Holy Harderwijk, best kept secret

IMG_4175

Harderwijk is one of our favorite locations to ride, a multitude of singletracks and gorgeous views are only 2 reasons and the best reasons to go if you ask me. Also, it’s hardly ever washed out because of heavy rain, so a safe bet in poor weather too.

We have a base-lap of about 32km of mostly singletrack (for real) and we’re hoping to expand to 90km(!), mostly singletrack and great trails, can you believe that? Harderwijk, we never knew!

We’ve got our work cut out for us this winter to find that perfect lap of 90+km trails. But since our 2015 program is taking shape, we now know we’ll need the training-hours anyway.

Stay tuned for 2015 news, it’s going to be awesome!

1780163_10152205849965899_1737808756334516853_o

Liege-Bastogne-Liege, we be roadies in paradise

After Annemieke’s big vacation touring France and Italy, we met up again in juli and took our roadbikes for longer badass trips. During one of our trips in Brabant we ended up pulling to guys towards the endline and they talked about the Liege-Bastogne-Liege from Le Champion in August, it struck a note… can we? Yes… but of course.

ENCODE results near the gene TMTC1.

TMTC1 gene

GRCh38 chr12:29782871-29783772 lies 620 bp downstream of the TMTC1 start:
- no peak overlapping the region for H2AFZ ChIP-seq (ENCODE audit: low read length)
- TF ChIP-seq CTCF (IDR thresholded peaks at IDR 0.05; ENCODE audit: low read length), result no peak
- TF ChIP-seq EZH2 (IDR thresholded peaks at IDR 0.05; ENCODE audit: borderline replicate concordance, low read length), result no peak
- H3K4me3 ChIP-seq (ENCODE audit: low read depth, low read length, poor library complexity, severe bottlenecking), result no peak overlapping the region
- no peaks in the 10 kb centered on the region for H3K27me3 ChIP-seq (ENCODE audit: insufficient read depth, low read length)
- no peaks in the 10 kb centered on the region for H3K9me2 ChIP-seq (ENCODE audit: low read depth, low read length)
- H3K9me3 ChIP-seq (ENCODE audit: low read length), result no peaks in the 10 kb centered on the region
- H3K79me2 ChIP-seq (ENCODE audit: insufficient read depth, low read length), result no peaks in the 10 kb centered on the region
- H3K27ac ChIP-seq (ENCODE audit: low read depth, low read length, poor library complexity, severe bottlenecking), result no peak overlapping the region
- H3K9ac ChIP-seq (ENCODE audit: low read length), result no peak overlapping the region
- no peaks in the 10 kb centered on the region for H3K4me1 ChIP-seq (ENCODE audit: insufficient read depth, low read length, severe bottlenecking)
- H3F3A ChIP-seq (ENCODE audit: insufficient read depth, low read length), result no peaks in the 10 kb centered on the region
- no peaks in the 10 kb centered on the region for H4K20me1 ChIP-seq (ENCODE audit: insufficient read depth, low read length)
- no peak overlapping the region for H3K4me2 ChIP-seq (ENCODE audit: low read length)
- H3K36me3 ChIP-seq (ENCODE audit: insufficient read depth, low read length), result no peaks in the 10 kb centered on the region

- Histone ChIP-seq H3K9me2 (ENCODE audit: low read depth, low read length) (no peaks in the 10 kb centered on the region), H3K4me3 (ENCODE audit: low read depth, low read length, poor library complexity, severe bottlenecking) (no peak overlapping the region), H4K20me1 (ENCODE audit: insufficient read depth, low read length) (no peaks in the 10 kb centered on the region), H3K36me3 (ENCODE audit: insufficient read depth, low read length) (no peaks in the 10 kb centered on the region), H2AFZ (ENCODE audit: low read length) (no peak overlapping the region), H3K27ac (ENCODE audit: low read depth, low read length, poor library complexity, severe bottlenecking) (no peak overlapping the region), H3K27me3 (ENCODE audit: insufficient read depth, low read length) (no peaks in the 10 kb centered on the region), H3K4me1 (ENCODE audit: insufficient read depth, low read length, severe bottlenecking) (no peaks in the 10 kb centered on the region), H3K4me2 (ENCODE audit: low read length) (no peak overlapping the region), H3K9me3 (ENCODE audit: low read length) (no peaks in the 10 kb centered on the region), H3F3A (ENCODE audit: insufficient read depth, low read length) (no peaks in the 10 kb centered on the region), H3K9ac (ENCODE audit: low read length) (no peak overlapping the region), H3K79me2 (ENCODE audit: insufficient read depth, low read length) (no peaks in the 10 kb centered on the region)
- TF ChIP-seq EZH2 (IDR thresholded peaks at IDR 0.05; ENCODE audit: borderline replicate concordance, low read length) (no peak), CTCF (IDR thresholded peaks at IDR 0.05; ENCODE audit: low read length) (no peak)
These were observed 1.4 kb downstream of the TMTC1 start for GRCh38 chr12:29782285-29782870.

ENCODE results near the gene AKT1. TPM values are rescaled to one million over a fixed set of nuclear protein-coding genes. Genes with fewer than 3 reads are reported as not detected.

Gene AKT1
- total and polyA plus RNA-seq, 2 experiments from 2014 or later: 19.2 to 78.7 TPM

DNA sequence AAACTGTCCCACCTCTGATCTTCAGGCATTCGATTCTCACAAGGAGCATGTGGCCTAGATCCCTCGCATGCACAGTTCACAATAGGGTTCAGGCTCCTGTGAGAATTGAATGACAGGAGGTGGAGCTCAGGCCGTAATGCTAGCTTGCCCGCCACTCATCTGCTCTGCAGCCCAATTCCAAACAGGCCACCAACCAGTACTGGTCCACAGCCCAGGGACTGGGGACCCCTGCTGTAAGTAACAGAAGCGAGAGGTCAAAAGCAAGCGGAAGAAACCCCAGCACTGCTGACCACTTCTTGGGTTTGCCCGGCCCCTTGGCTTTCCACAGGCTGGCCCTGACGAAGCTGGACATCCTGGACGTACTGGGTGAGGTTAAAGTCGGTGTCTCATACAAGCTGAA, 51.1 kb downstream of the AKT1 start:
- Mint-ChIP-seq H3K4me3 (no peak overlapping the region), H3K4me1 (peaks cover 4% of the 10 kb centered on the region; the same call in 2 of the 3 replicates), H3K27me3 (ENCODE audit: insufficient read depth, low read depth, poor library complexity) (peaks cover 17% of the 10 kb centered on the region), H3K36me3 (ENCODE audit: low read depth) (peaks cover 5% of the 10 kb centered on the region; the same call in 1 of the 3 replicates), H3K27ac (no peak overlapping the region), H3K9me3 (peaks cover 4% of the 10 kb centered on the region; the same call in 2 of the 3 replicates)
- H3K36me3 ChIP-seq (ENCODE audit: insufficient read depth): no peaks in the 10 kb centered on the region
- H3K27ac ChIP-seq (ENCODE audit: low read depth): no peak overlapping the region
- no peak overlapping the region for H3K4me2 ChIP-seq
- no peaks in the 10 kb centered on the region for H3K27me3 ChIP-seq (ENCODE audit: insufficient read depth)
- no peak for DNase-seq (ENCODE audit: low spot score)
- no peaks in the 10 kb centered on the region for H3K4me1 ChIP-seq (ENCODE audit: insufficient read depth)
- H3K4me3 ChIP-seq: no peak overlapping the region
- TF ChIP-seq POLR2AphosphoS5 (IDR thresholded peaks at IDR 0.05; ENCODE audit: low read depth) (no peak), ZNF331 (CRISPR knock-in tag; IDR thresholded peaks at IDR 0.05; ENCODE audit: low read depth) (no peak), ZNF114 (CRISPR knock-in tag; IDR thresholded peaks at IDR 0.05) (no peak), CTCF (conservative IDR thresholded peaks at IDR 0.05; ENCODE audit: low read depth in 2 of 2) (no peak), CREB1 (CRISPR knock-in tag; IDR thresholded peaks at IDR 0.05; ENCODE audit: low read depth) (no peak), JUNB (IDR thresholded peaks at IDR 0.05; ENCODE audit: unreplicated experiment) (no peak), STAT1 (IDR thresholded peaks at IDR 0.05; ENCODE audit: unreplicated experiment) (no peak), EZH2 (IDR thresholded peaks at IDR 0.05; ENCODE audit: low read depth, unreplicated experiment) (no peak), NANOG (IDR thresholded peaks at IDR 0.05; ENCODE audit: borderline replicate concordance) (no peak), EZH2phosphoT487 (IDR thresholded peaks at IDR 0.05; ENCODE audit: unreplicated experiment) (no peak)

We arranged our staring tickets and a hotel near the start. During the night before it rain cats and dogs, we had our doubts but the weather app was adamant: it would be dry after 8:00 (thankfully it was). The city was flooded with LBL cyclists and before we knew it we where ploughing  our way up to the first climb the Côte d’Embourgh (4.8km 4% on average). Côte de Chambralles (1.6km 9% average) has a very steep start, 17% at some part.

Can you believe it?!

Just before the Col de La Roche à frène we caught up with 3 riders that had a wicked pace and we thought we’d see how far we’d get. We kept up with their average of 40-43km/h, shaking our heads with disbelieve and laughing out loud.  We looked at each other “can you believe this?”.

At the start of the Col de La Roche à frène we had to let them go and we continued at our own pace, and preparing mentally for the La Redoute that was getting closer.

We took another short break at the start of the La Redoute, making fun of stretching and getting ready. Someone next to us asked us “triple or compact” and we replied “compact”, he grinned with a slight smuck and took of…  We looked at each other… “wtf?”